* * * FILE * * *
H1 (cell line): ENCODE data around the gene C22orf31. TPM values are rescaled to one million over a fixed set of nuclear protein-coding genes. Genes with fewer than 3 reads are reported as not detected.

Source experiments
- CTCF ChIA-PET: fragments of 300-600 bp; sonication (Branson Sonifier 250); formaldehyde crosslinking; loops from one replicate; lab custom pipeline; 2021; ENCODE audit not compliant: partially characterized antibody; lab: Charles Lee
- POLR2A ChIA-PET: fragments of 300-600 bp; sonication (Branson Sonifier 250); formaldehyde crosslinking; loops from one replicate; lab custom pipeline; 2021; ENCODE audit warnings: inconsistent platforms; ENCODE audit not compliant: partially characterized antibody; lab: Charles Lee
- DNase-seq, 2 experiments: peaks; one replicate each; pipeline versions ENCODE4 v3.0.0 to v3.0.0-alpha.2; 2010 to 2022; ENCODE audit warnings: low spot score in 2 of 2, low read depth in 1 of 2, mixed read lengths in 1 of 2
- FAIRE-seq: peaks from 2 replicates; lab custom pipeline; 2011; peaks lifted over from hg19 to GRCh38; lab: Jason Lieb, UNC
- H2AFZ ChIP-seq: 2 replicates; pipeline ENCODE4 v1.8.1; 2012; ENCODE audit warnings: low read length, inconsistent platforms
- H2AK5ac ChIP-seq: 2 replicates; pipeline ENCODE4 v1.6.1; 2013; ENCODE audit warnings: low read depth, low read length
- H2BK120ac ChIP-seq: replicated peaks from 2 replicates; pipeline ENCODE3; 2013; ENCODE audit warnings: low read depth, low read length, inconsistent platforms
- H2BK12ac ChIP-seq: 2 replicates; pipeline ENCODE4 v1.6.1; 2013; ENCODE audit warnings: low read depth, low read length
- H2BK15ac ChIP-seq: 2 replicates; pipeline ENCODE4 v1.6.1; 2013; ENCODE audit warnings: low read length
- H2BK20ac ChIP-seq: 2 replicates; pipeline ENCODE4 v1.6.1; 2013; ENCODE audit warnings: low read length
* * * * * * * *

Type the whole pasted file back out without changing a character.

H1 (cell line): ENCODE data around the gene C22orf31. TPM values are rescaled to one million over a fixed set of nuclear protein-coding genes. Genes with fewer than 3 reads are reported as not detected.

Source experiments
- CTCF ChIA-PET: fragments of 300-600 bp; sonication (Branson Sonifier 250); formaldehyde crosslinking; loops from one replicate; lab custom pipeline; 2021; ENCODE audit not compliant: partially characterized antibody; lab: Charles Lee
- POLR2A ChIA-PET: fragments of 300-600 bp; sonication (Branson Sonifier 250); formaldehyde crosslinking; loops from one replicate; lab custom pipeline; 2021; ENCODE audit warnings: inconsistent platforms; ENCODE audit not compliant: partially characterized antibody; lab: Charles Lee
- DNase-seq, 2 experiments: peaks; one replicate each; pipeline versions ENCODE4 v3.0.0 to v3.0.0-alpha.2; 2010 to 2022; ENCODE audit warnings: low spot score in 2 of 2, low read depth in 1 of 2, mixed read lengths in 1 of 2
- FAIRE-seq: peaks from 2 replicates; lab custom pipeline; 2011; peaks lifted over from hg19 to GRCh38; lab: Jason Lieb, UNC
- H2AFZ ChIP-seq: 2 replicates; pipeline ENCODE4 v1.8.1; 2012; ENCODE audit warnings: low read length, inconsistent platforms
- H2AK5ac ChIP-seq: 2 replicates; pipeline ENCODE4 v1.6.1; 2013; ENCODE audit warnings: low read depth, low read length
- H2BK120ac ChIP-seq: replicated peaks from 2 replicates; pipeline ENCODE3; 2013; ENCODE audit warnings: low read depth, low read length, inconsistent platforms
- H2BK12ac ChIP-seq: 2 replicates; pipeline ENCODE4 v1.6.1; 2013; ENCODE audit warnings: low read depth, low read length
- H2BK15ac ChIP-seq: 2 replicates; pipeline ENCODE4 v1.6.1; 2013; ENCODE audit warnings: low read length
- H2BK20ac ChIP-seq: 2 replicates; pipeline ENCODE4 v1.6.1; 2013; ENCODE audit warnings: low read length